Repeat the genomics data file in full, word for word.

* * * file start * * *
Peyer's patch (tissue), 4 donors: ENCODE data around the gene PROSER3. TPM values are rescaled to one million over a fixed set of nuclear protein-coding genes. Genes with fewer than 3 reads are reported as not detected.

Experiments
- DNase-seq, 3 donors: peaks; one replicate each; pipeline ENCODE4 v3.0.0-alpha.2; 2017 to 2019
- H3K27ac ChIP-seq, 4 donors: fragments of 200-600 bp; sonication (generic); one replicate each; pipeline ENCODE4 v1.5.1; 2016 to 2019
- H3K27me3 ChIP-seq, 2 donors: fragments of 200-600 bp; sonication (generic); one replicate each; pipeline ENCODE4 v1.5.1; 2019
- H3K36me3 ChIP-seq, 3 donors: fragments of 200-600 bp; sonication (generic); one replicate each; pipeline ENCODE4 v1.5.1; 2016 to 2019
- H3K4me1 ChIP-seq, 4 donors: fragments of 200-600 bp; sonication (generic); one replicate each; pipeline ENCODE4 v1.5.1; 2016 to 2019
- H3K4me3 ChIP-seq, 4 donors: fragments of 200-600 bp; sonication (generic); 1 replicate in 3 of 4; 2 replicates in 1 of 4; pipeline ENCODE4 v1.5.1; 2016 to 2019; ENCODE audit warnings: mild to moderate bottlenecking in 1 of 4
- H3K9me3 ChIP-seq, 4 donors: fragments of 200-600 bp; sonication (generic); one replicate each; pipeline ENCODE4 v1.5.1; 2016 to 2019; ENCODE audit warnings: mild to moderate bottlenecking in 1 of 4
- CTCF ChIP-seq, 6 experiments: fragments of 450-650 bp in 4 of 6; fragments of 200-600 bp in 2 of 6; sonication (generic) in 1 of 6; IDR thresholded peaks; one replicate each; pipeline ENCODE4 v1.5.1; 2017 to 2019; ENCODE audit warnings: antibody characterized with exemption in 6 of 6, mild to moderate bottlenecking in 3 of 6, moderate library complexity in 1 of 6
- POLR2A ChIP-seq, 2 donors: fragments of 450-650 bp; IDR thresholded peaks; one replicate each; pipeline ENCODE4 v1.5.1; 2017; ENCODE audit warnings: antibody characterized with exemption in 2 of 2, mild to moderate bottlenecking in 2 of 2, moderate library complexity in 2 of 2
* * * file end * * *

Peyer's patch (tissue), 4 donors: ENCODE data around the gene PROSER3. TPM values are rescaled to one million over a fixed set of nuclear protein-coding genes. Genes with fewer than 3 reads are reported as not detected.

Experiments
- DNase-seq, 3 donors: peaks; one replicate each; pipeline ENCODE4 v3.0.0-alpha.2; 2017 to 2019
- H3K27ac ChIP-seq, 4 donors: fragments of 200-600 bp; sonication (generic); one replicate each; pipeline ENCODE4 v1.5.1; 2016 to 2019
- H3K27me3 ChIP-seq, 2 donors: fragments of 200-600 bp; sonication (generic); one replicate each; pipeline ENCODE4 v1.5.1; 2019
- H3K36me3 ChIP-seq, 3 donors: fragments of 200-600 bp; sonication (generic); one replicate each; pipeline ENCODE4 v1.5.1; 2016 to 2019
- H3K4me1 ChIP-seq, 4 donors: fragments of 200-600 bp; sonication (generic); one replicate each; pipeline ENCODE4 v1.5.1; 2016 to 2019
- H3K4me3 ChIP-seq, 4 donors: fragments of 200-600 bp; sonication (generic); 1 replicate in 3 of 4; 2 replicates in 1 of 4; pipeline ENCODE4 v1.5.1; 2016 to 2019; ENCODE audit warnings: mild to moderate bottlenecking in 1 of 4
- H3K9me3 ChIP-seq, 4 donors: fragments of 200-600 bp; sonication (generic); one replicate each; pipeline ENCODE4 v1.5.1; 2016 to 2019; ENCODE audit warnings: mild to moderate bottlenecking in 1 of 4
- CTCF ChIP-seq, 6 experiments: fragments of 450-650 bp in 4 of 6; fragments of 200-600 bp in 2 of 6; sonication (generic) in 1 of 6; IDR thresholded peaks; one replicate each; pipeline ENCODE4 v1.5.1; 2017 to 2019; ENCODE audit warnings: antibody characterized with exemption in 6 of 6, mild to moderate bottlenecking in 3 of 6, moderate library complexity in 1 of 6
- POLR2A ChIP-seq, 2 donors: fragments of 450-650 bp; IDR thresholded peaks; one replicate each; pipeline ENCODE4 v1.5.1; 2017; ENCODE audit warnings: antibody characterized with exemption in 2 of 2, mild to moderate bottlenecking in 2 of 2, moderate library complexity in 2 of 2